Facing disruption from non-traditional players, changing customer demands, and new regulations to deal with the changing environment, retail banking is making digital a core business imperative.
As reported in a previous article that looked at the electronic trading sector, one in three financial services CIOs have identified digital as a top business priority, and beyond that, only around 26% of financial services organisations will actively work to remain "traditional businesses". This means that most financial services organisations are looking to become digital-ready on some level.
Retail banking is a large segment of the financial services vertical, accounting for roughly half of all banking revenues worldwide. Industry revenues are projected to reach $2.75 trillion by 2022, a growth rate of 5.5%, with retail banking retaining this lion's share of revenue. However, the path to this number will prove to be a difficult climb unless banks capitalise on the opportunities afforded by digital transformation. Facing challenges from non-banks and fintechs, changing customer preferences, and technological innovations, banks will need to move fast and think quickly to capitalize on this growth.
Retail banking faces stiff competition on all fronts
Customers are increasingly indicating that their banking preferences are driven by personalisation, continuous delivery, and self-serve opportunities. From the likes of Apple and Samsung taking a role in payments processing, to the emergence of nimble, digital-only banks, and even the advent of crowdsourced lending, traditional banks have found that areas where they once dominated are being chipped away at. In fact, Accenture predicts that these new competitors can erode up to 33% of traditional banks revenues in the coming years.
To further complicate matters, consumers expect these services to be available anytime, anywhere, and at lightning-fast speeds. This expectation of services being available on-demand in real-time has been tackled by various players in the market in different ways -- through digital relationship managers, real-time customer care, and various self-service technologies such as mobile banking. Retail banks will need to provide all of these services to their customers if they wish to retain them.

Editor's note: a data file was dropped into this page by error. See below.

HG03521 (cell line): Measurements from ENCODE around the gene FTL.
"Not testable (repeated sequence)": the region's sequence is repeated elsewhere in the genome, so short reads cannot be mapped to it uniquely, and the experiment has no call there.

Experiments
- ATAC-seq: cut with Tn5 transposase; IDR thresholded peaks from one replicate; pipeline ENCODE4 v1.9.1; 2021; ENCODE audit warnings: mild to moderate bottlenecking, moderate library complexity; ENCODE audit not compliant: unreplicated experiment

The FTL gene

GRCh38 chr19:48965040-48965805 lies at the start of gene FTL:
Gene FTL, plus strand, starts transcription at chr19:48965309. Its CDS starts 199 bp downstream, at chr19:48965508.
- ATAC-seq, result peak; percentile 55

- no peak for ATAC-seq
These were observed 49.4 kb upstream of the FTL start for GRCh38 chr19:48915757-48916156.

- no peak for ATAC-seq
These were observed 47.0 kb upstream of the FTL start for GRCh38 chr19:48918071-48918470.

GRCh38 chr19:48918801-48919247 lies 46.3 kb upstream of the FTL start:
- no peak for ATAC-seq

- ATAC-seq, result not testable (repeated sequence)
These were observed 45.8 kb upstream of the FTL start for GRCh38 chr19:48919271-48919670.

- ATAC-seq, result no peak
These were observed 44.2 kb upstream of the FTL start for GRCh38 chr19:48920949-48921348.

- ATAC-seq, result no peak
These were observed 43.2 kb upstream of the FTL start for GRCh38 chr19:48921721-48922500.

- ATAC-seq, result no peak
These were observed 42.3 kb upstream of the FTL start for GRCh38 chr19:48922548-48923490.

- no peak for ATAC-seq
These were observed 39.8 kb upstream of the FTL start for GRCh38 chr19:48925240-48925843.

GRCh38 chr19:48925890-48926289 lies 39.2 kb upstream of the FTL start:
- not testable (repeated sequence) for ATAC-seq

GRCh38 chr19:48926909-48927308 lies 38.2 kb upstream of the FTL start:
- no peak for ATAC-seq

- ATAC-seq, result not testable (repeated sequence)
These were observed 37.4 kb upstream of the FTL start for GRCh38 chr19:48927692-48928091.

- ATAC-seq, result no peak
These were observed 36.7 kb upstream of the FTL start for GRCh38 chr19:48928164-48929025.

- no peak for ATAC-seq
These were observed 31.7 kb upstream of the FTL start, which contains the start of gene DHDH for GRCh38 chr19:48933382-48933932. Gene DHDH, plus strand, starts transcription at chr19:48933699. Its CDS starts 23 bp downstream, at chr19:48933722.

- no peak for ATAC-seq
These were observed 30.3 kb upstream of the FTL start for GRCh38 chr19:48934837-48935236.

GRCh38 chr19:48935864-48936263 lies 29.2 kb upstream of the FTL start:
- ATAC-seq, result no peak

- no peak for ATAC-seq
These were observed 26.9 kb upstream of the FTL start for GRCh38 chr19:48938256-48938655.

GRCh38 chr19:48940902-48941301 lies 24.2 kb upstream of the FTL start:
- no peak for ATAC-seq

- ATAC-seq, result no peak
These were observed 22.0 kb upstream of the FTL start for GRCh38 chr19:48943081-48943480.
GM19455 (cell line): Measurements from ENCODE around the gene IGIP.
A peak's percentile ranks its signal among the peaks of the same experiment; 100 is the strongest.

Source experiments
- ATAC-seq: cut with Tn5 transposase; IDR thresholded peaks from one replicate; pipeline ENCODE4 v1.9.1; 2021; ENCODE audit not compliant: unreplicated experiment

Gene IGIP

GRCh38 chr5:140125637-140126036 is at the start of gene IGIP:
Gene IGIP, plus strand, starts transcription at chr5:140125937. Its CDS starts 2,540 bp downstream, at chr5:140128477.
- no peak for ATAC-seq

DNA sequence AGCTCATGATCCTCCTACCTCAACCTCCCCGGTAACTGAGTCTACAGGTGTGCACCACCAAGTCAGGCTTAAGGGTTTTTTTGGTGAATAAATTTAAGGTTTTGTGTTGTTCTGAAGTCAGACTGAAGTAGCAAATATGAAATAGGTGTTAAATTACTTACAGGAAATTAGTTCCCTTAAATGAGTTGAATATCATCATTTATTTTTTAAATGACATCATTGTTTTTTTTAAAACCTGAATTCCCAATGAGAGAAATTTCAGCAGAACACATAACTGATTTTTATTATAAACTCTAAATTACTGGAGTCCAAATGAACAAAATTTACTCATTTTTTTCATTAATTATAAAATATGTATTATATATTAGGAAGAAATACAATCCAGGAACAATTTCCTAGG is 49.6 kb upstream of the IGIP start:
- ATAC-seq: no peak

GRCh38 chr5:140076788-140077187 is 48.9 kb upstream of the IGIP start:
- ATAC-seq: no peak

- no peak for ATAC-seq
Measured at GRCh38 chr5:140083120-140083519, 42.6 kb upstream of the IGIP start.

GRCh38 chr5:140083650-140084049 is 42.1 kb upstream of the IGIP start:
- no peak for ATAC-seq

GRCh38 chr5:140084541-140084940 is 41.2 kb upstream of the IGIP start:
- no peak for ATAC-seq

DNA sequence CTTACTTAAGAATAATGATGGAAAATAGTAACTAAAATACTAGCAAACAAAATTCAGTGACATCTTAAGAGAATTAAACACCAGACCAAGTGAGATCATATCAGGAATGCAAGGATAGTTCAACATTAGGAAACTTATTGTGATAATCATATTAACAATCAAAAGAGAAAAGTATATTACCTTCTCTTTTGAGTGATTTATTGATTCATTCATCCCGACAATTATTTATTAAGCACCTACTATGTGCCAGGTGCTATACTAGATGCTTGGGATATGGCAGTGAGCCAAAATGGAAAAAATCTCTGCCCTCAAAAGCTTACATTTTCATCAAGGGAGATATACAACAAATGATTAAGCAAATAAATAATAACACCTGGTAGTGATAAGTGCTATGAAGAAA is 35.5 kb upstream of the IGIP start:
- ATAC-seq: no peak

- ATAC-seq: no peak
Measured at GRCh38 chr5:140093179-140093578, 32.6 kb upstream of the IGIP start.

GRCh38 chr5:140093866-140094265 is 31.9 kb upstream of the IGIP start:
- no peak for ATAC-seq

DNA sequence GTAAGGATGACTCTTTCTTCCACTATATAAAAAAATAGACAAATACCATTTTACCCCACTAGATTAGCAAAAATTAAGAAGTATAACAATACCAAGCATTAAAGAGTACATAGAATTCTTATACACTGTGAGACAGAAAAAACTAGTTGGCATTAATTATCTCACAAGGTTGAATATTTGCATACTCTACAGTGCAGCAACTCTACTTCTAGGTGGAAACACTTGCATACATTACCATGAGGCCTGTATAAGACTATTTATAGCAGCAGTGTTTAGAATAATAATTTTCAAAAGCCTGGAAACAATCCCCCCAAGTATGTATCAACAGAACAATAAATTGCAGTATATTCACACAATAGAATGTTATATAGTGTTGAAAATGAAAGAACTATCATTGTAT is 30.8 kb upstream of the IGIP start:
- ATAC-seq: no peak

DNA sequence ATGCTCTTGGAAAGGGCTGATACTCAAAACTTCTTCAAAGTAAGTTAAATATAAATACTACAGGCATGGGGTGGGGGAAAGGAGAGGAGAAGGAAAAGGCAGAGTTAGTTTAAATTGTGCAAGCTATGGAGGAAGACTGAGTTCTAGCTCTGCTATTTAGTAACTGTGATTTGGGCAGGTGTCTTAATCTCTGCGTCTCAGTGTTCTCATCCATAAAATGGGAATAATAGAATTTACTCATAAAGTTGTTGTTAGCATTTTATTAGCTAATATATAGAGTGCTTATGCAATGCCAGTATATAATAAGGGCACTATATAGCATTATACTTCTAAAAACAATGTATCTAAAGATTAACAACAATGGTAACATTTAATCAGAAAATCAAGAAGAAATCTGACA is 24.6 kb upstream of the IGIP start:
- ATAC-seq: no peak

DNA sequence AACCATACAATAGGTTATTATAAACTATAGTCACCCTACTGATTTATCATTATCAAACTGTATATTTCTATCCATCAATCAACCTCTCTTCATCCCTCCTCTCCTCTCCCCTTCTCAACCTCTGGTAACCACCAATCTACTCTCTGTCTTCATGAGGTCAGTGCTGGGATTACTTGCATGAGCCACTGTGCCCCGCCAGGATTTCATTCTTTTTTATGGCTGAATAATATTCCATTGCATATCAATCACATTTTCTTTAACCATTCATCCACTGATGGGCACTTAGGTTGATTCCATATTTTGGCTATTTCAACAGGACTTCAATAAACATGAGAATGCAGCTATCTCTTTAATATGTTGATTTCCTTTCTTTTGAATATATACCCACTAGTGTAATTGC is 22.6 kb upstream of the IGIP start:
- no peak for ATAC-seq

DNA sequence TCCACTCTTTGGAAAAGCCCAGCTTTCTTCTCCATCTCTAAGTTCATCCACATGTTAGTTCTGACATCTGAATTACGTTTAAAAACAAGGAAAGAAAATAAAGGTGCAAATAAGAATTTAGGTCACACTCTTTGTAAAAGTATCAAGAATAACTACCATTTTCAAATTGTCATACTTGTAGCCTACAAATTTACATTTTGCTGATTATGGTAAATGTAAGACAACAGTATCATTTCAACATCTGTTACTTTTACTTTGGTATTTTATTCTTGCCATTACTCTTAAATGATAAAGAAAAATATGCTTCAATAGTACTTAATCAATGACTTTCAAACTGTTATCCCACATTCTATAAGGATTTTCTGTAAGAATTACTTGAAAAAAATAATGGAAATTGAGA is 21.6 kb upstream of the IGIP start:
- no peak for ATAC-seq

Traditional banking models constrain innovation
Retail banking incumbents have struggled to address these challenges for four particular reasons:
- products and offerings are disjointed across the bank, leading to inefficient management and frustration from the customer in trying to interact with multiple products;
- centralised IT architecture hampers the performance of digital customer experience;
- being slow to market. As a result of an inefficient, soiled environment, innovative product development is always a step or two behind the disruptors; and
- a lack of customer insight stemming from poor, siloed data collection and analysis activities means that the incumbents are slow to identify and respond to market trends and opportunities.
In addition to the above, traditional IT architecture simply cannot keep pace with the requirements of the digital-first customer. Customer demands for personalised offerings far outstrip the architectural capabilities of traditional IT, as they require intense data analysis, often at the edge, to minimise latency. In addition, continuous delivery of services requires distributed architecture to ensure that no matter where the customer is, or what device they are using, they can access personalised banking services.
Fortunately, there exists a solution that is proving to be incredibly effective at bringing retail banking up to speed with their digital readiness – Interconnection Oriented Architecture™ (IOA).